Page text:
How to add WS-Security to .NET Core SOAP Headers without WCF

by Landon | Jul 06, 2018 | Leave a comment

If you’ve ever enjoyed the wonderful experience that is consuming a web service that’s at least 10 years old, odds are you’ve dealt with WS-Security headers.

If you’ve had to deal with that while developing in .NET Core, you probably have spent a great deal of time banging your head against the wall.

I had this issue recently. I was developing a front-end RESTful web service which exposed one or two select internal web service operations to the wider public. One of these operations resided on a web service that was developed several years ago; it required WS-Security headers in order to authenticate.

Lucky for me, support for WS-Security in the WCF libraries for .NET Core is non-existent. This lack of support has been a known issue since 2016, but no one appears to have been able to find the time to fix this glaring hole.

Well, it may have been fixed at some point, but that work (if it was done) was lost.

So, what do you do if native support for WS-Security headers in your soap payloads isn’t supported by the framework you’re using for your development? Write your own custom headers that serialize the XML into the SOAP Payload.

You’re trying to get this in your serialized SOAP payloads

<wsse:Security xmlns:wsse="" soapenv:mustUnderstand="1">
   <wsse:UsernameToken xmlns:wsu="" wsu:Id="UsernameToken-12039161">
      <wsse:Password Type=""></wsse:Password>

You have to model out the UsernameToken object into it’s own class first. Annotate the class with the necessary XmlSerializer annotations so that when it gets serialized out, it works as it needs to.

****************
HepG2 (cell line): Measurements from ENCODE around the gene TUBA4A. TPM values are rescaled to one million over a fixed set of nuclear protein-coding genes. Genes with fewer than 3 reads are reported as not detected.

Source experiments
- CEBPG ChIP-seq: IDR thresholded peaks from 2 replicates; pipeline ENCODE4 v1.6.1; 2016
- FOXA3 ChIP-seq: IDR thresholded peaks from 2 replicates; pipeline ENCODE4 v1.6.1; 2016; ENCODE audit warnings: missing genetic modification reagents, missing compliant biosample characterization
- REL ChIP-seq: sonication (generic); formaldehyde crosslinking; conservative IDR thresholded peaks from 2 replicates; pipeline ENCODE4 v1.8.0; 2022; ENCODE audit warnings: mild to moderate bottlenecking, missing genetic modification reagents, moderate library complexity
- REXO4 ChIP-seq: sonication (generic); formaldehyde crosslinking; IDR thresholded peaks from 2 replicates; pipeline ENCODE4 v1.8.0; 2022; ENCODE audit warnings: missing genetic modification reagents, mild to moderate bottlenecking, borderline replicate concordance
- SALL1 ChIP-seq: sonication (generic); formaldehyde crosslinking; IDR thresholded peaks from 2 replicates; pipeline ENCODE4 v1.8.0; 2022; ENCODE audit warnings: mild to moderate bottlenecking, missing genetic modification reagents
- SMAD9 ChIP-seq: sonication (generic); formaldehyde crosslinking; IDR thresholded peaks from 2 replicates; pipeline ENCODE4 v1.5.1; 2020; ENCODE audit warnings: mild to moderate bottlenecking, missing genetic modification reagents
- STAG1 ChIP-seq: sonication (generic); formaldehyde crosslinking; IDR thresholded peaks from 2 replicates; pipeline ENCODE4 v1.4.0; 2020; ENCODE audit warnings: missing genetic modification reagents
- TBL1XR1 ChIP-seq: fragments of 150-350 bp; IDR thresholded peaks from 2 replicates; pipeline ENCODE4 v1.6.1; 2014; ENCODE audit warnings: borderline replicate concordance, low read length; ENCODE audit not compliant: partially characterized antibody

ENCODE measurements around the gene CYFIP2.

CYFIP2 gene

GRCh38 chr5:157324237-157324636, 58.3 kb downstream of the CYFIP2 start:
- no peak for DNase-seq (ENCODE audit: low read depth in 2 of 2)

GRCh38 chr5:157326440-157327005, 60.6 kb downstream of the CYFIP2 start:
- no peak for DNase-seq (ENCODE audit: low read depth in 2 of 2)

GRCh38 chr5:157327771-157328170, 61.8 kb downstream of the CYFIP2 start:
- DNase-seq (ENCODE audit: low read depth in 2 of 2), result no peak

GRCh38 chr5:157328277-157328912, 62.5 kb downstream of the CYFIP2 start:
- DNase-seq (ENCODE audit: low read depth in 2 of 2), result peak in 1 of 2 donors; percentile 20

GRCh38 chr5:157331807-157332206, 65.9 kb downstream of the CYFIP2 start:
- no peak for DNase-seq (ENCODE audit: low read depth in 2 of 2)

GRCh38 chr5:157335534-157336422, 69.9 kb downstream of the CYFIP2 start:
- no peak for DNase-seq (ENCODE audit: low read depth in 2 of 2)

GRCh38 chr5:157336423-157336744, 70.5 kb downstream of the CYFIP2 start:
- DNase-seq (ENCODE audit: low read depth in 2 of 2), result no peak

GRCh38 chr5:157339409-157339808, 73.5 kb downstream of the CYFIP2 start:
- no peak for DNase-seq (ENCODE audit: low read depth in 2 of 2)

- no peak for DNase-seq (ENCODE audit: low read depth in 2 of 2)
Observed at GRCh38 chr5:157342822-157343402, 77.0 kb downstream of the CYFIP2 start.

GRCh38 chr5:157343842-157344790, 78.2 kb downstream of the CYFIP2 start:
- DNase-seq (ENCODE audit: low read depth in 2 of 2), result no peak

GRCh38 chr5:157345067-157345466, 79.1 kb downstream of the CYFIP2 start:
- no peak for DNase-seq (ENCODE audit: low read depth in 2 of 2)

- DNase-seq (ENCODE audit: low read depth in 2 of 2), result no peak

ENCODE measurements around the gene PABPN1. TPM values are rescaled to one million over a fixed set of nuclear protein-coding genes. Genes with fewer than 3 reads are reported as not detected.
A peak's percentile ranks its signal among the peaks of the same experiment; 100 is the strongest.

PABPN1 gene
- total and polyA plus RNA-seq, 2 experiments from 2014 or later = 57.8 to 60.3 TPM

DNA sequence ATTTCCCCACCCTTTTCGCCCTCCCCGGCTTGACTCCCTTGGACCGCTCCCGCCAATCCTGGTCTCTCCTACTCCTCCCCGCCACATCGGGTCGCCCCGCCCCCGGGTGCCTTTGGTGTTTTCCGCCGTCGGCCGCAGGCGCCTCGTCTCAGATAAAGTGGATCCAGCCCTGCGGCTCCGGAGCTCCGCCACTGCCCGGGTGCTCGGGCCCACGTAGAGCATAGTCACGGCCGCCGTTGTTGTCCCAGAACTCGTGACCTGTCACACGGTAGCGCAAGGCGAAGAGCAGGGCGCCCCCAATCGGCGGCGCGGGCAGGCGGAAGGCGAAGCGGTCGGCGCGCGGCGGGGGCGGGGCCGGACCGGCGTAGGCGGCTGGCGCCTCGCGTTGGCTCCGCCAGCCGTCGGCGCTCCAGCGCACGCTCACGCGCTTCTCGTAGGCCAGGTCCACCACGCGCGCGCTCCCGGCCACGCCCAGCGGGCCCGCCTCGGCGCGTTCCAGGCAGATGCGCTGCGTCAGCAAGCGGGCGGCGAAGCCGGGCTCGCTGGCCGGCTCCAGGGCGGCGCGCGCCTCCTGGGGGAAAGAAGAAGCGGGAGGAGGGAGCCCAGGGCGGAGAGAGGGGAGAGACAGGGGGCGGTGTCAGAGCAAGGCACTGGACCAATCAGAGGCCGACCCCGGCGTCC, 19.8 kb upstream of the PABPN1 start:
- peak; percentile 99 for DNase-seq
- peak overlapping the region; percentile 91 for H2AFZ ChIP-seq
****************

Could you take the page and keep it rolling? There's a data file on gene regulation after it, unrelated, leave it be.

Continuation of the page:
[XmlRoot(Namespace = "")]
    public class UsernameToken
        [XmlAttribute(Namespace = "")]
        public string Id { get; set; }

        public string Username { get; set; }
        public Password Password { get; set; }

Then use that model in a class that inherits from the System.ServiceModel.Channels.MessageHeader class. Override theĀ OnWriteHeaderContents method and manually serialize the XML.

    public class Security : MessageHeader
        public UsernameToken UsernameToken { get; set; }

        public override string Name => this.GetType().Name;

        public override string Namespace => "";

        public override bool MustUnderstand => true;

        protected override void OnWriteHeaderContents(XmlDictionaryWriter writer, MessageVersion messageVersion)
            XmlSerializer serializer = new XmlSerializer(typeof(UsernameToken));
            serializer.Serialize(writer, this.UsernameToken);

And you’ll get a SOAP Header that does what it is designed to do … authenticate you against a crazy-old web service with an authentication scheme that isn’t supported by dotnet core… or the dotnet foundation … or anything.